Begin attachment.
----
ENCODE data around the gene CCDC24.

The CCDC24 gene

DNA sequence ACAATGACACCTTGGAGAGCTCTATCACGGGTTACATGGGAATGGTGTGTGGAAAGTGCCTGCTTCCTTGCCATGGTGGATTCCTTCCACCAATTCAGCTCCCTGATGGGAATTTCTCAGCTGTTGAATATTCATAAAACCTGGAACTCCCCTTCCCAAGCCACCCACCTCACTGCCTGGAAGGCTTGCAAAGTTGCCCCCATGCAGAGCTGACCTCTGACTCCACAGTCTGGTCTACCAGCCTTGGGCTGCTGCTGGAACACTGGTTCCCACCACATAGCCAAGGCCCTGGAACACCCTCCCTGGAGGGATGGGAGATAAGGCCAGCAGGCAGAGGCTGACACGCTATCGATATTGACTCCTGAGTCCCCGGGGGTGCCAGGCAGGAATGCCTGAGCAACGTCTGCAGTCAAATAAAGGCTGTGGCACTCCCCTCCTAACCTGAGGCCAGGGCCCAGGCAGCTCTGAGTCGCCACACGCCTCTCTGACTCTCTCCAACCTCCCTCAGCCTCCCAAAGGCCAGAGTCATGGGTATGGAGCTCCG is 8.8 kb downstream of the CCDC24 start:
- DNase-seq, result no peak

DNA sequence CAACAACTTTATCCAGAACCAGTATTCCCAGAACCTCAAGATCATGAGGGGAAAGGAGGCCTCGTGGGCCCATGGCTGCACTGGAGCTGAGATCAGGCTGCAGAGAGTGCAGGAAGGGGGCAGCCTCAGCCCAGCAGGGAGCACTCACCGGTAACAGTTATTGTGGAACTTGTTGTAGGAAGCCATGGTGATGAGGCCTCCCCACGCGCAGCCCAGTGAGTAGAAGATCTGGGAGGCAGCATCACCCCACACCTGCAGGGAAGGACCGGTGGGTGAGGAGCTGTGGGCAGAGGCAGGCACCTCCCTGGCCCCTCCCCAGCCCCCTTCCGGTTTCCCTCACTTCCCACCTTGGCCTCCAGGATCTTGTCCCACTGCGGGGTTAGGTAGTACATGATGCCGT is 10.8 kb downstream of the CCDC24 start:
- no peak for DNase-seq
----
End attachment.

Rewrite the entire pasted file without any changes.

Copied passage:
ENCODE data around the gene CCDC24.

The CCDC24 gene

DNA sequence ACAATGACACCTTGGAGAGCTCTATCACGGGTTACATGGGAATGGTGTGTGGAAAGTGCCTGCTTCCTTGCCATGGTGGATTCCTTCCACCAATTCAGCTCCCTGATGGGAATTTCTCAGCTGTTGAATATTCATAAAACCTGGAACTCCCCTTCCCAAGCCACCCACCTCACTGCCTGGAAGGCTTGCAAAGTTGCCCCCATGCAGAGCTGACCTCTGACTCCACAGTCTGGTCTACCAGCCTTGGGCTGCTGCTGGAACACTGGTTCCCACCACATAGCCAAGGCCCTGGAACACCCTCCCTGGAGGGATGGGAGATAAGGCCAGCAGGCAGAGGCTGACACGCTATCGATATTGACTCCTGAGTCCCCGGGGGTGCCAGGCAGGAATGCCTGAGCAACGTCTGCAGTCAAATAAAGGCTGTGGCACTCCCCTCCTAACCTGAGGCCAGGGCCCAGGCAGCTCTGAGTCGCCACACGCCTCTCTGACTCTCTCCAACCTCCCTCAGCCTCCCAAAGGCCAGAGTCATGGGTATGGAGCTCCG is 8.8 kb downstream of the CCDC24 start:
- DNase-seq, result no peak

DNA sequence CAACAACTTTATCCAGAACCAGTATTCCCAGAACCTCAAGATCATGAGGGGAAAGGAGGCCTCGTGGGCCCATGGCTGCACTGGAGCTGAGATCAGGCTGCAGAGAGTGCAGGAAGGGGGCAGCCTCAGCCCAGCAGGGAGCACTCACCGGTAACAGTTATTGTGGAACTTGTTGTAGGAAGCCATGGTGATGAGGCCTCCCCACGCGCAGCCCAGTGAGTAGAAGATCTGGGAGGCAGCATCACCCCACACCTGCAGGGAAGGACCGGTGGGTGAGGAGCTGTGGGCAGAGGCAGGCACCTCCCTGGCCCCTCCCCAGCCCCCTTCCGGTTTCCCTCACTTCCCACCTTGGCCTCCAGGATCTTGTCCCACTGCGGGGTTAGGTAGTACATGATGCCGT is 10.8 kb downstream of the CCDC24 start:
- no peak for DNase-seq